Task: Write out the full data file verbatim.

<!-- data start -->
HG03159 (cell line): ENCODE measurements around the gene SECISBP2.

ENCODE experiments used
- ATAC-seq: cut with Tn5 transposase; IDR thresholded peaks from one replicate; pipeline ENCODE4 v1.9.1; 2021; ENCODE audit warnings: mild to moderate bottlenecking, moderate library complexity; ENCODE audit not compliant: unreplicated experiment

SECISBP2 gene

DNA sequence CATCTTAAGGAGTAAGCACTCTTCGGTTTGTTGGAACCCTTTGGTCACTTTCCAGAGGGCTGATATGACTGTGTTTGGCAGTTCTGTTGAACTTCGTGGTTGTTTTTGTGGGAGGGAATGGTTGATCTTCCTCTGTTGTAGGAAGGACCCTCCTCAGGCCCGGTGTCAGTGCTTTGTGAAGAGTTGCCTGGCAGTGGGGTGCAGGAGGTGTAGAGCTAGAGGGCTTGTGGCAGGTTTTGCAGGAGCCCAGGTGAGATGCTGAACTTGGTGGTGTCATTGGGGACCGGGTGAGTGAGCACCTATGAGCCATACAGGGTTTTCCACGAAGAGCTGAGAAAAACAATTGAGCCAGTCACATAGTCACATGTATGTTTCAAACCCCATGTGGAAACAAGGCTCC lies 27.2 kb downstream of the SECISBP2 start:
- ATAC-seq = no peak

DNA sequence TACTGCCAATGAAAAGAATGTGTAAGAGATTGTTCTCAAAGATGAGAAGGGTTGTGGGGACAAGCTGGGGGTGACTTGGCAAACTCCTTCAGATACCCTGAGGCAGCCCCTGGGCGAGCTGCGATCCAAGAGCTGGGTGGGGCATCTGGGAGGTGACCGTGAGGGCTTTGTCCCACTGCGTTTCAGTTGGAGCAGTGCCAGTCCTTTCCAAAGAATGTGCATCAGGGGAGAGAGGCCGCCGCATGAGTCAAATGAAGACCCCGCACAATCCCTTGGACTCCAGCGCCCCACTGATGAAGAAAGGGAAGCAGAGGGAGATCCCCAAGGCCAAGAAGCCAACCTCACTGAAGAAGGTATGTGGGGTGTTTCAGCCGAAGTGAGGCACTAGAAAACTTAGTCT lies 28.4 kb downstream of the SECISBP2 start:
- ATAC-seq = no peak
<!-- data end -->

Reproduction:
HG03159 (cell line): ENCODE measurements around the gene SECISBP2.

ENCODE experiments used
- ATAC-seq: cut with Tn5 transposase; IDR thresholded peaks from one replicate; pipeline ENCODE4 v1.9.1; 2021; ENCODE audit warnings: mild to moderate bottlenecking, moderate library complexity; ENCODE audit not compliant: unreplicated experiment

SECISBP2 gene

DNA sequence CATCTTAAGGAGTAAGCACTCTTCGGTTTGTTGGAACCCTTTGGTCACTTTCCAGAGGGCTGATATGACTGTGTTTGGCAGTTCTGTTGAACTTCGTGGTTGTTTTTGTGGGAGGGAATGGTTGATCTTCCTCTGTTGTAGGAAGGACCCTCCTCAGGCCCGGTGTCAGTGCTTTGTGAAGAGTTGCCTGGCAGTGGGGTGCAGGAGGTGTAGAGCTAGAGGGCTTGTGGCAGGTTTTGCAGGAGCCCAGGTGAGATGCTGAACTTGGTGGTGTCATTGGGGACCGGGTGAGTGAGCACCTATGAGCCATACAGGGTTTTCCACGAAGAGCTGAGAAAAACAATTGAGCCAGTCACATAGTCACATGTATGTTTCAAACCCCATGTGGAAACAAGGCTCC lies 27.2 kb downstream of the SECISBP2 start:
- ATAC-seq = no peak

DNA sequence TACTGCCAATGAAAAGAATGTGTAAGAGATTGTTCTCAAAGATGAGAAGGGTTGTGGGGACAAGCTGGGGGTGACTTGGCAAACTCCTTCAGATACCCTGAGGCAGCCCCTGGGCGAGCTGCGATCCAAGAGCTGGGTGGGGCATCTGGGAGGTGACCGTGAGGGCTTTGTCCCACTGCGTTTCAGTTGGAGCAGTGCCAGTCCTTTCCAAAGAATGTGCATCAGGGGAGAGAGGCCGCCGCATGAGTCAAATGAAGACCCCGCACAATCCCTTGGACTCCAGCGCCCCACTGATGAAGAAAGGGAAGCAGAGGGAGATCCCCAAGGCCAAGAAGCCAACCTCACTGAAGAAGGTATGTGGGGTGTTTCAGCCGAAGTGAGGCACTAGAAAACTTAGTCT lies 28.4 kb downstream of the SECISBP2 start:
- ATAC-seq = no peak